|Video game simulator picks Canucks||06.01.11 at 2:21 pm ET|
Later Wednesday afternoon, a list of Stanley Cup finals predictions from members of the media in Boston, Vancouver and the rest of the United States and Canada will be posted. However, the most telling pick may come from a machine.
The EA Sports NHL ’11 simulation engine has correctly predicted 13 of the 14 series this postseason. However, those picks were not the engine’s first. It did not pick just a Vancouver-Boston Stanley Cup finals matchup in April. In fact, it picked it before either of these teams even touched the ice for the 2010-11 campaign. This matchup was predicted all the way back in October.
In that simulation, the Canucks took the cup in seven games. Now, EA Sports has predicted results for each game in the series. The Bruins will win Game 3, Game 4 and Game 6 in overtime to send the series back to Vancouver for the decisive finale. Unfortunately for B’s fans, the Canucks are predicted to take Game 7 in 3-1 fashion.
Here is the full Stanley Cup finals prediction:
Game 1: Canucks 2, Bruins 1 (OT)
Game 2: Canucks 4, Bruins 2
Game 3: Bruins 1, Canucks 0
Game 4: Bruins 3, Canucks 2
Game 5: Canucks 4, Bruins 2
Game 6: Bruins 3, Canucks 2 (OT)
Game 7: Canucks 3, Bruins 1
If the simulator continues to see such dramatic success, maybe EA Sports will decide to switch from the video game industry to the gambling industry.
|Bruins notes Monday: Claude Julien pumps up the volume and Rich Peverley gets the gold||05.30.11 at 4:55 pm ET|
The Bruins held their final practice before departing for Vancouver in preparation for Wednesday’s opening game of the 2011 Stanley Cup finals at Rogers Arena.
Every player was on the ice – with the exception of defenseman Shane Hnidy – for the 45-minute skate that began at 11:35 and ended with several laps of hard skating around the rink, which was covered in a thin haze of fog by the end of the session. It was the first day back on the ice for several players since winning Game 7 Friday night against Tampa Bay.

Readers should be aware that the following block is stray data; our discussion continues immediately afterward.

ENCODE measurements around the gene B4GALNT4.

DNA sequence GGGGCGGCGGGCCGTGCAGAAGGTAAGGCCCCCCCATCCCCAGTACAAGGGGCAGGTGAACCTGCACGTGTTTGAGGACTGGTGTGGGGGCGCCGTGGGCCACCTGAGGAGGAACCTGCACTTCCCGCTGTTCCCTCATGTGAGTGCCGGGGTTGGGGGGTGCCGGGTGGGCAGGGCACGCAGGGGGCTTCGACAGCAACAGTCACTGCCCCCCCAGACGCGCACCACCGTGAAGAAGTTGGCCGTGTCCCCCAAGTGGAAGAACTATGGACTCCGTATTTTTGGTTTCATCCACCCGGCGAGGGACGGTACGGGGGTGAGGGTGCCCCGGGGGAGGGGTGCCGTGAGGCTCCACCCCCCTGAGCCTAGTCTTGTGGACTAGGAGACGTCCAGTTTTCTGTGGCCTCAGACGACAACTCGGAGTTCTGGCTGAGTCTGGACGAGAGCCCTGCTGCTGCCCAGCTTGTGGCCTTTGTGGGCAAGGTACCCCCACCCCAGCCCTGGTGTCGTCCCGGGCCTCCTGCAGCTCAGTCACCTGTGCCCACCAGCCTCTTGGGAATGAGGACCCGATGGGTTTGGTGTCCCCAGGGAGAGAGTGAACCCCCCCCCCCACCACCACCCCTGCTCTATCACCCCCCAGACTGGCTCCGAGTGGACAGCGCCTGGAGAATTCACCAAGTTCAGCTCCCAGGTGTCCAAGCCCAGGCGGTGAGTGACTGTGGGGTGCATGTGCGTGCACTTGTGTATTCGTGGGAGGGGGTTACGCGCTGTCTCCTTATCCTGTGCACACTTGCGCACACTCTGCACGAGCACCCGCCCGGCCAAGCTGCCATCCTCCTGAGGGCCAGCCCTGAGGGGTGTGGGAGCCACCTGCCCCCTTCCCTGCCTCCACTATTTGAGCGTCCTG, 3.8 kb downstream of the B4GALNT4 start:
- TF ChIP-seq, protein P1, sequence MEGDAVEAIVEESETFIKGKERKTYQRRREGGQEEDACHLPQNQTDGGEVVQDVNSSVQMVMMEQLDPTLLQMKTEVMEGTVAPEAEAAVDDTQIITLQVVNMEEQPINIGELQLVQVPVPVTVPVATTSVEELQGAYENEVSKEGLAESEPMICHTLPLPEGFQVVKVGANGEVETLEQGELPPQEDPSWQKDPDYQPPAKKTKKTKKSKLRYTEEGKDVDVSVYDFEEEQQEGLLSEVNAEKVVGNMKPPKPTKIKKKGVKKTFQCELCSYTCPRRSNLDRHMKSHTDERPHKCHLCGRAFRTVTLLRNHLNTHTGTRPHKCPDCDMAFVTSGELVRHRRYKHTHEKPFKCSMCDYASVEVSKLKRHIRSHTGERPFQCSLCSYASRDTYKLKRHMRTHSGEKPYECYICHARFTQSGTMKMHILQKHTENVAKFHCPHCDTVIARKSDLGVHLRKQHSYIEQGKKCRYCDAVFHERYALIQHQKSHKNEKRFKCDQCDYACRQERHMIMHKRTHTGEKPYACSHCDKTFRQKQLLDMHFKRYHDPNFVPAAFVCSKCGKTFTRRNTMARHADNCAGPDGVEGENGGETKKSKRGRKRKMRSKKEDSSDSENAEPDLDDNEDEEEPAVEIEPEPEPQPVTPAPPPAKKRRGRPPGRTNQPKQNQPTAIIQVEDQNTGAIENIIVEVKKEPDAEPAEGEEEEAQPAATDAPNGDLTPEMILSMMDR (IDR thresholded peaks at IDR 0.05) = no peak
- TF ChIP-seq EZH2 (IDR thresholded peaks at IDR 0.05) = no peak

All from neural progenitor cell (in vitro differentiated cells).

“Conditioning doesn’t go bad,” coach Claude Julien said. “We came back on the ice, and then as a whole team, it was obviously a little warm out there today. So, the ice was probably not at its best and it was a tough grind to push through this practice today, which I think is not a bad thing because we might as well get used to it.
“That’s what the buildings are like on game nights. I thought we pushed ourselves pretty good today and did a little bit of sprints at the end to make sure we raise the volume, if you want, and [Tuesday] hopefully, we’ll be really good and flying out there in Vancouver and getting ready for Wednesday.”
“They don’t get the same amount of ice time those others do,” Julien said. “And with Thorty not having played, I think it was important for them to get a regular turn at practice. And those other guys play a lot. Whether it’s Mark who we like to give a rest at times, or Bergy, who plays a lot, we kind of rotate through that. I wouldn’t read more into it than it was.”
Julien moved Peverley up to the second shift during Friday’s Game 7 against Tampa Bay, replacing Recchi at times to give the line added speed with Bergeron.
Peverley told WEEI.com’s Scott McLaughlin he’s totally fine with moving from line to line, especially at this time of year.
Bruins coach Claude Julien admitted Monday to one of the long-standing traditions of NHL coaches and players who compete in the Stanley Cup playoffs. Julien said he has avoided coming in direct contact with the oldest trophy in North American professional sports and will keep from having his picture taken with it until he’s earned that privilege by winning it.
“I have [avoided the Stanley Cup],” Julien said following the Bruins final skate before departing for Vancouver and Game 1 of the finals on Wednesday. “I’ve seen it in the Hall of Fame in Toronto. I have stayed away from it. And all I said is the day that I even get a picture or touch it will be the day that I’ve earned it. And that’s been my philosophy throughout my career as a coach.”
Julien is coaching in his first Stanley Cup finals in eight seasons as a coach, and fourth in Boston.
|Bruins fans agree: ‘We want the Cup!’||at 2:12 pm ET|
Approximately 2,000 raucous fans attended a rally outside TD Garden to send off the Bruins as they left for Vancouver and the opening of the Stanley Cup finals on Wednesday night in British Columbia.
Fans chanted “We want the Cup!” over and over as players and coaches signed autographs before hopping on charter buses for Logan Airport and a cross-continent, six-hour flight to Vancouver.
“I just wanted to support the team,” said Mike Cifrino of Hingham. “Bring back the Cup.”
Reminded that Vancouver won the President’s Trophy for posting the best record in the regular season, Cifrino said that doesn’t change his expectations for a close series.
“Some hard-fought games,” he added. “It’s going to be a defensive game, I think.”
Autographs weren’t the main priority for his son but rather getting multi-media opportunities.
“My son got a lot of videos of his favorite players,” Cifrino said. “We just can’t wait to have them back in Boston.”
The Bruins play Games 1 and 2 Wednesday and Saturday in Vancouver before returning to Boston for Games 3 and 4 next Monday and Wednesday.